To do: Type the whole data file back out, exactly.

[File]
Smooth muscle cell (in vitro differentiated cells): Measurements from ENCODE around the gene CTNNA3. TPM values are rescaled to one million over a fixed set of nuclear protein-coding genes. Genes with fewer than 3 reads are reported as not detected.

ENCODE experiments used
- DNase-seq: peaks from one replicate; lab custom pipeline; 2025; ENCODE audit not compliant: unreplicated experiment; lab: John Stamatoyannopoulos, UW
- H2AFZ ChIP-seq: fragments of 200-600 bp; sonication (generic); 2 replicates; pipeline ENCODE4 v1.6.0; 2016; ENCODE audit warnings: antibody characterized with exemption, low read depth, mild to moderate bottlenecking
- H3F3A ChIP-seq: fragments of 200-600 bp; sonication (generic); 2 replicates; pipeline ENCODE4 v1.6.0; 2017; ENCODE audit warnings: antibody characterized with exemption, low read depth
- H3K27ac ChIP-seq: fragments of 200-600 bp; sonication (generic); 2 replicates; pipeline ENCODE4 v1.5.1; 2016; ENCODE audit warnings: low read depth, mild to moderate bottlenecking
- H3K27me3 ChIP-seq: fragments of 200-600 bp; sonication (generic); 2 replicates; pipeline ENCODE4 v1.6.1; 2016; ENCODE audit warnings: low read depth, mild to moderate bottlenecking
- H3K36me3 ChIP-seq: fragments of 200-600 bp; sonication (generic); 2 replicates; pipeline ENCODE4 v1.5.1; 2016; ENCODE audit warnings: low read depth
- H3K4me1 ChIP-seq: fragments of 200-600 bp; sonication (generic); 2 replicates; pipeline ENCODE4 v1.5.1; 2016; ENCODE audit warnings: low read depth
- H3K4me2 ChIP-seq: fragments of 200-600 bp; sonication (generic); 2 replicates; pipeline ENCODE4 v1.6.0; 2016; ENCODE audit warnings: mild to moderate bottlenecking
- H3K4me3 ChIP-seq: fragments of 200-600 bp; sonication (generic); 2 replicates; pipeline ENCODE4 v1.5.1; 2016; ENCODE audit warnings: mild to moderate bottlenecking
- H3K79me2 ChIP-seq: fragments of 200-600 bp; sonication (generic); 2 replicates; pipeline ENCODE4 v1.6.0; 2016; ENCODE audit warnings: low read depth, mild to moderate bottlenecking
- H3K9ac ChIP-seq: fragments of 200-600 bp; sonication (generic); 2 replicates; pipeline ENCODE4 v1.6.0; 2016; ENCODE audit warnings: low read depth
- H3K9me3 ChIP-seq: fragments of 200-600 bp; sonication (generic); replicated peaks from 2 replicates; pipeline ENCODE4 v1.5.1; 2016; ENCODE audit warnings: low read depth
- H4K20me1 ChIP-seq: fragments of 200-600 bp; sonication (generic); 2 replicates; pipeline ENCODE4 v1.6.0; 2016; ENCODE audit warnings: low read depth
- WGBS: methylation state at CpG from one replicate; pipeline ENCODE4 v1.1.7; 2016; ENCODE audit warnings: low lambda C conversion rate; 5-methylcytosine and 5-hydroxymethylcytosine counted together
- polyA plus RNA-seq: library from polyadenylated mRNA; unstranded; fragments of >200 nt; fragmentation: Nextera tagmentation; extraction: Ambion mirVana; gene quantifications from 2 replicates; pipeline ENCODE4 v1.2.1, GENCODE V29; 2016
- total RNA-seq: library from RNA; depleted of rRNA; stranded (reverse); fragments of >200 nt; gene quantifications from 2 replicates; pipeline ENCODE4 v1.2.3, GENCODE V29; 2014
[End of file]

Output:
Smooth muscle cell (in vitro differentiated cells): Measurements from ENCODE around the gene CTNNA3. TPM values are rescaled to one million over a fixed set of nuclear protein-coding genes. Genes with fewer than 3 reads are reported as not detected.

ENCODE experiments used
- DNase-seq: peaks from one replicate; lab custom pipeline; 2025; ENCODE audit not compliant: unreplicated experiment; lab: John Stamatoyannopoulos, UW
- H2AFZ ChIP-seq: fragments of 200-600 bp; sonication (generic); 2 replicates; pipeline ENCODE4 v1.6.0; 2016; ENCODE audit warnings: antibody characterized with exemption, low read depth, mild to moderate bottlenecking
- H3F3A ChIP-seq: fragments of 200-600 bp; sonication (generic); 2 replicates; pipeline ENCODE4 v1.6.0; 2017; ENCODE audit warnings: antibody characterized with exemption, low read depth
- H3K27ac ChIP-seq: fragments of 200-600 bp; sonication (generic); 2 replicates; pipeline ENCODE4 v1.5.1; 2016; ENCODE audit warnings: low read depth, mild to moderate bottlenecking
- H3K27me3 ChIP-seq: fragments of 200-600 bp; sonication (generic); 2 replicates; pipeline ENCODE4 v1.6.1; 2016; ENCODE audit warnings: low read depth, mild to moderate bottlenecking
- H3K36me3 ChIP-seq: fragments of 200-600 bp; sonication (generic); 2 replicates; pipeline ENCODE4 v1.5.1; 2016; ENCODE audit warnings: low read depth
- H3K4me1 ChIP-seq: fragments of 200-600 bp; sonication (generic); 2 replicates; pipeline ENCODE4 v1.5.1; 2016; ENCODE audit warnings: low read depth
- H3K4me2 ChIP-seq: fragments of 200-600 bp; sonication (generic); 2 replicates; pipeline ENCODE4 v1.6.0; 2016; ENCODE audit warnings: mild to moderate bottlenecking
- H3K4me3 ChIP-seq: fragments of 200-600 bp; sonication (generic); 2 replicates; pipeline ENCODE4 v1.5.1; 2016; ENCODE audit warnings: mild to moderate bottlenecking
- H3K79me2 ChIP-seq: fragments of 200-600 bp; sonication (generic); 2 replicates; pipeline ENCODE4 v1.6.0; 2016; ENCODE audit warnings: low read depth, mild to moderate bottlenecking
- H3K9ac ChIP-seq: fragments of 200-600 bp; sonication (generic); 2 replicates; pipeline ENCODE4 v1.6.0; 2016; ENCODE audit warnings: low read depth
- H3K9me3 ChIP-seq: fragments of 200-600 bp; sonication (generic); replicated peaks from 2 replicates; pipeline ENCODE4 v1.5.1; 2016; ENCODE audit warnings: low read depth
- H4K20me1 ChIP-seq: fragments of 200-600 bp; sonication (generic); 2 replicates; pipeline ENCODE4 v1.6.0; 2016; ENCODE audit warnings: low read depth
- WGBS: methylation state at CpG from one replicate; pipeline ENCODE4 v1.1.7; 2016; ENCODE audit warnings: low lambda C conversion rate; 5-methylcytosine and 5-hydroxymethylcytosine counted together
- polyA plus RNA-seq: library from polyadenylated mRNA; unstranded; fragments of >200 nt; fragmentation: Nextera tagmentation; extraction: Ambion mirVana; gene quantifications from 2 replicates; pipeline ENCODE4 v1.2.1, GENCODE V29; 2016
- total RNA-seq: library from RNA; depleted of rRNA; stranded (reverse); fragments of >200 nt; gene quantifications from 2 replicates; pipeline ENCODE4 v1.2.3, GENCODE V29; 2014